A display of figures from the Haunted Mansion attraction at Disney theme parks. © Press Association.
A display of figures from the Haunted Mansion attraction at Disney theme parks. © Press Association.

Haunted houses, heinous highs and hired help: the supply chain in numbers

Rebecca Ellinor Tyler is former editor of Supply Management
27 October 2016

Halloween in the US, a job for life in China and opium fields in Afghanistan all feature in this week’s round up…


The minimum revenue generated by 1,200 haunted houses in America over the Halloween season. The opening of Disneyland's Haunted Mansion in 1969 revived the popularity of these attractions. One house, Netherworld in Atlanta, Georgia, is home to 300 animatronic figures.

494,000 acres

The area in Afghanistan under cultivation for opium. This is 10% greater than the area in 2014. According to the UN, opium production in Afghanistan was up 43% in 2015.


The number of applicants for a civil service receptionist job in China. Working for the China Democratic League - one of several minority political parties in the country with limited powers - isn’t a particularly prestigious placement but a government job is still seen as attractive because of stability. In China, it is known as eating from an ‘iron rice bowl’ because your source of income and feeding your family is unbreakable.


The rate at which coffee consumption in the US is anticipated to increase by every year until 2020. The International Coffee Organization (ICO) says as the nation becomes more caffeinated it is outstripping demand growth in the rest of the world. The need for the bean is expected to stress supply chains that start in Asia and Africa, where producers have struggled to cope in recent seasons with coffee diseases, rising temperatures and drought. By 2020, the ICO estimates global demand will reach 160 million bags, up from production of roughly 143 million bags.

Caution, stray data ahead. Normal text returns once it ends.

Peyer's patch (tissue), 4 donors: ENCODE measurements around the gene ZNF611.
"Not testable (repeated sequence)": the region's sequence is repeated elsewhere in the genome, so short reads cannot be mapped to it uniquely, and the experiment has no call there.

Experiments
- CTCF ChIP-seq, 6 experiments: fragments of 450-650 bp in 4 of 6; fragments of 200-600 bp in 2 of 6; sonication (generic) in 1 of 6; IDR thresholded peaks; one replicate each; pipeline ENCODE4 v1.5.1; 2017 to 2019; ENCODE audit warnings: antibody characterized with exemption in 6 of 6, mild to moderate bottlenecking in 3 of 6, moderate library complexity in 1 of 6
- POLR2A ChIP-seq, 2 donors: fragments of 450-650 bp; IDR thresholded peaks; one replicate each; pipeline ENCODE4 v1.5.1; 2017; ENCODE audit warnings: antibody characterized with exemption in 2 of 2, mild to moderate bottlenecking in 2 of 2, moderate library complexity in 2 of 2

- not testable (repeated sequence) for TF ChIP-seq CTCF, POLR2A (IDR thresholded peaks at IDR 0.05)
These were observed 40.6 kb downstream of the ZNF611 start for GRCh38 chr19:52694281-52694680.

Estimated cost of bailing out South Korea’s struggling shipping and shipbuilding companies. The International Monetary Fund said while it would be costly it would pay for itself in the medium term. In a working paper it estimates the cost of a debt restructure would be around $27bn, but said that would be offset by more rapid output growth and increased employment.


Management consultants at McKinsey & Company expect the US parcel market to double in the next nine years, with same-day delivery and instant delivery accounting for one-fifth of increased demand. They outline their findings in Parcel delivery. The Future of Last Mile, which analysed survey responses from more than 4,700 consumers in the US, Germany and China.


The amount by which Australian government spending on transport infrastructure in the past 15 years has overrun forecasts, according to a think tank. A report by the Grattan Institute Cost analysed 836 projects valued at $20m or more and found that cost “blowouts” or overruns accounted for nearly a quarter of spending on these deals.


Anticipated increase in cargo volumes over the next year as a result of $5.4bn widening of the Panama Canal to enable passage to far larger vessels. The update of the waterway has prompted more direct competition with the Suez Canal, which is now apparently offering toll discounts to carriers for advance bookings.

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